Linus Pauling: We shall start the discussion of the electronic structure of molecules, the electronic
interpretation of valence, by discussing the electronic structure of atoms. We know
a great deal about the electronic structure of atoms nowadays, and it is the physicists
who have determined the information for us. The sort of experimental material that
they have used in finding out about electronic structure of atoms is mainly the spectra,
the light emitted by atoms, by substances when they are strongly heated or subjected
to the action of an electric spark or an electric arc.
The first precise description of an atom, not exactly right, was given by Niels Bohr
over forty years ago now. Bohr described the hydrogen atom in its normal state in
the following way: He said there is a small, heavy nucleus, the proton, and an electron
which moves about it in a circular orbit. The radius of the circular orbit was given
by his calculations as 0.530 angstrom and the speed with which it moves in its orbit
as 2.18 X 10 to the 8th centimeters. That is a little less, two-thirds of one percent
of the speed of light.
Now, the modern picture of the hydrogen atom in its normal state is somewhat different.
We describe the hydrogen atom now as consisting of the same central nucleus, the proton,
and the electron, which instead of moving circularly, moves in and out. It is known
that the electron does not have angular momentum in its orbit; it is not moving sideways,
but only in and out. The average speed, the root-mean square speed with which the
electron moves is just the speed that was assigned to the electron by Bohr. And the
average distance of the electron from the nucleus is the same as the radius assigned
forty years ago by Bohr, to the circular orbit of the Bohr atom.
In addition to this orbit for the normal state of the hydrogen atom, there can be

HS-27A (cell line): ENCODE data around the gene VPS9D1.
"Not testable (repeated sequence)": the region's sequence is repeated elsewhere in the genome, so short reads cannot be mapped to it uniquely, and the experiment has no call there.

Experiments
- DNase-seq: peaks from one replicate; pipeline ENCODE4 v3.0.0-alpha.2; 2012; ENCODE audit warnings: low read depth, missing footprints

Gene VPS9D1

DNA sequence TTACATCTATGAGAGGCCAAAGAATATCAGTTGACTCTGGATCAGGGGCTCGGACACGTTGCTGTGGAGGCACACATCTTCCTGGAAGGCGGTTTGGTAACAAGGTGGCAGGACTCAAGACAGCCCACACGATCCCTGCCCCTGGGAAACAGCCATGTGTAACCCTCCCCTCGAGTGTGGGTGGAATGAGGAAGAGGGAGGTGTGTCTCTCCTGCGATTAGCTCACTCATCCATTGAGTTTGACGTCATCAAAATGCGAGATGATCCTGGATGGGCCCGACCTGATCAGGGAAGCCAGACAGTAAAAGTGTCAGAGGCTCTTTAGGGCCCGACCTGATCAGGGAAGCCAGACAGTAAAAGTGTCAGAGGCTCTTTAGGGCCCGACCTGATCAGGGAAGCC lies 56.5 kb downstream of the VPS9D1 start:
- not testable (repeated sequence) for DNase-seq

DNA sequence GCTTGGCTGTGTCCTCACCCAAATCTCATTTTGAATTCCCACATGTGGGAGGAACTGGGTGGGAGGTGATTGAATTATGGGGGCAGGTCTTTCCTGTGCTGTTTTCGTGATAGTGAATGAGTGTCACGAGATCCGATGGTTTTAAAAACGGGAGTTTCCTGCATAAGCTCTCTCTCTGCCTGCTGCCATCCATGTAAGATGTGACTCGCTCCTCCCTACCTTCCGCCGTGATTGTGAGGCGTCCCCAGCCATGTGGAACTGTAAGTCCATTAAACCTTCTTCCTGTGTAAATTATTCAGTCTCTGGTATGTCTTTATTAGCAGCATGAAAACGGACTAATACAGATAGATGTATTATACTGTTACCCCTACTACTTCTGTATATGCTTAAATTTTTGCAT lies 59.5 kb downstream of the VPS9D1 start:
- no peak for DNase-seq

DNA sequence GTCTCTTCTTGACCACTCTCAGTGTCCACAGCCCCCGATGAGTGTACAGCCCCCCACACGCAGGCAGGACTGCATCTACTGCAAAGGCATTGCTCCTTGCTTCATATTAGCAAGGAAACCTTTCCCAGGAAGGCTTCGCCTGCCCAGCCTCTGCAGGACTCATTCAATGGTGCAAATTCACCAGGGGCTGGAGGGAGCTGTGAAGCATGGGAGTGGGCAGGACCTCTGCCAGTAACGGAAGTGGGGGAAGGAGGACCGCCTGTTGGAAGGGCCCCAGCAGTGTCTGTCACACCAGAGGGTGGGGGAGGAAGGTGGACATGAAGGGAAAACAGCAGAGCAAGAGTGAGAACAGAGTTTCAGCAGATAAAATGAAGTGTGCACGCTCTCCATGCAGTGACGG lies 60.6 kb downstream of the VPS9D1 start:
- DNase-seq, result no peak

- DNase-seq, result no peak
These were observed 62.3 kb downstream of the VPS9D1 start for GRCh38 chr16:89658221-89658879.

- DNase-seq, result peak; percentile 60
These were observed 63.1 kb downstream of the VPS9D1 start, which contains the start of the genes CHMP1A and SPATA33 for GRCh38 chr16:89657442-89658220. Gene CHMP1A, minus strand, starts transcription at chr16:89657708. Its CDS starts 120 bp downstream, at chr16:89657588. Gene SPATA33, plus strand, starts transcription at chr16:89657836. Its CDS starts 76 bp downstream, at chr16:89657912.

excited states. Bohr talked about a larger circular orbit as representing the first
excited state, or an elliptical orbit. According to quantum mechanics, the next most
stable orbit for a hydrogen electron and a hydrogen atom, is another one in which
the electron moves in and out about the nucleus. The third most stable one is one
in which the electron moves in essentially an elliptical orbit such that there is
some sideways motion too, some angular momentum.
The normal state is represented by the symbol 1s. We talk about the 1s orbital.
Then the next state by the symbol 2s and then the symbol 2p, and there are three kinds
of orbits with the symbol 2p. We may speak of them, think of them, as having the
motion in the plain of the blackboard or in the plain at right angles to the plain
of the blackboard this way, or in the third plain, at right angles to both of the
other two plains. There is the most stable orbital, the 1s orbital, the next most
stable, 2s, and then three 2p orbitals. The electron has a spin, as discovered in
1925 by Uhlenbeck and Goudsmit, and this spin of the electron can orient itself in
two ways. Either, let’s say, with the Earth’s magnetic field or against, opposed to
the Earth’s magnetic field either parallel, or anti-parallel.
The Pauli Exclusion Principal, discovered by Pauli in, I think, 1925 or 1926...Pauli
Exclusion Principal states that no two electrons in the universe can be in exactly
the same state. If the two electrons are moving around the same nucleus, for example,
if we consider a helium atom with a nuclear charge of plus two, there can be one electron
in a 1s orbital, and then a second in a 1s orbital, the same orbital, provided that
its spin is opposed, so that one of them has positive spin and one has negative spin.
There is a permanent magnetic moment associated with the spin of the electron. We
can think of this as corresponding to a small magnet. The spin must be oriented with
the North Pole up in the one case for the one electron, and the North Pole down for
the other so that the two little magnets neutralize each other’s magnetic fields and
helium turns out not to have a magnetic moment.
The third electron in an atom such as lithium will have to occupy another orbital.
The 1s orbital is completely occupied when it has two electrons in it as at helium.
This is indicated by putting the superscript 2 on 1s. 1s squared is the symbol for
the electron configuration of the helium atom.